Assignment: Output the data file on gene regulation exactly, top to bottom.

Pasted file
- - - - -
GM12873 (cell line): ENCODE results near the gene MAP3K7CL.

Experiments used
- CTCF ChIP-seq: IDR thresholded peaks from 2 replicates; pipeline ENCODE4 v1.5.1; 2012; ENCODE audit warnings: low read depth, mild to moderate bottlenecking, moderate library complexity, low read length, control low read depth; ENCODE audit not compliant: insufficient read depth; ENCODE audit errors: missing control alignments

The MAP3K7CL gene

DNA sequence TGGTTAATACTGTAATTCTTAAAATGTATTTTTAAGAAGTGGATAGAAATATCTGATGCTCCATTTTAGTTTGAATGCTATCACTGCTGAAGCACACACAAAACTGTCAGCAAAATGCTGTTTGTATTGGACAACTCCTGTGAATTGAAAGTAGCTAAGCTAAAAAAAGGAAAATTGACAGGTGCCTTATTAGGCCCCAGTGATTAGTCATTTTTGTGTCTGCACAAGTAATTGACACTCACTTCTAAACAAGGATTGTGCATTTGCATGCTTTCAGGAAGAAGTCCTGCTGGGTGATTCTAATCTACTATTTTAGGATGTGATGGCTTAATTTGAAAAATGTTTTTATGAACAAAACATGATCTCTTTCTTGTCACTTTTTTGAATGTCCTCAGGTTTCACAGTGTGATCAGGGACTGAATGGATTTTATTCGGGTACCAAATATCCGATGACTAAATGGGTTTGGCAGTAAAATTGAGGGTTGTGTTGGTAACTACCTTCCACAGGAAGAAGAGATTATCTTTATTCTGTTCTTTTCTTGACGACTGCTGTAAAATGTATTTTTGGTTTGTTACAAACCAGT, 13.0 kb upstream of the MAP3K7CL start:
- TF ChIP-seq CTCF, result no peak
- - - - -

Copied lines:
GM12873 (cell line): ENCODE results near the gene MAP3K7CL.

Experiments used
- CTCF ChIP-seq: IDR thresholded peaks from 2 replicates; pipeline ENCODE4 v1.5.1; 2012; ENCODE audit warnings: low read depth, mild to moderate bottlenecking, moderate library complexity, low read length, control low read depth; ENCODE audit not compliant: insufficient read depth; ENCODE audit errors: missing control alignments

The MAP3K7CL gene

DNA sequence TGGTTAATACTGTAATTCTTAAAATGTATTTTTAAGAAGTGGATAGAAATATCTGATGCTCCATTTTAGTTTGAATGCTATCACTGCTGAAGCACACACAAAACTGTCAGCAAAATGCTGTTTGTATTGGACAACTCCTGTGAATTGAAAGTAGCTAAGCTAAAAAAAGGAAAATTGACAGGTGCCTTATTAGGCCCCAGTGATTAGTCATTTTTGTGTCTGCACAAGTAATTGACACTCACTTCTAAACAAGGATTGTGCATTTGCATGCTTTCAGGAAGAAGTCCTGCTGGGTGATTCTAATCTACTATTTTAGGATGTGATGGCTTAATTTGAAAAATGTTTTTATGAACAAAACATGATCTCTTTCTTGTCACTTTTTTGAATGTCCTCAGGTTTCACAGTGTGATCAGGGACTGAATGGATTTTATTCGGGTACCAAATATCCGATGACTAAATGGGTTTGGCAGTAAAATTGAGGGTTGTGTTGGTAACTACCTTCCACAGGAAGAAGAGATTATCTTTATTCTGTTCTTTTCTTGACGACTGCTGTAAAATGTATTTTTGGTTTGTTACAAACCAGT, 13.0 kb upstream of the MAP3K7CL start:
- TF ChIP-seq CTCF, result no peak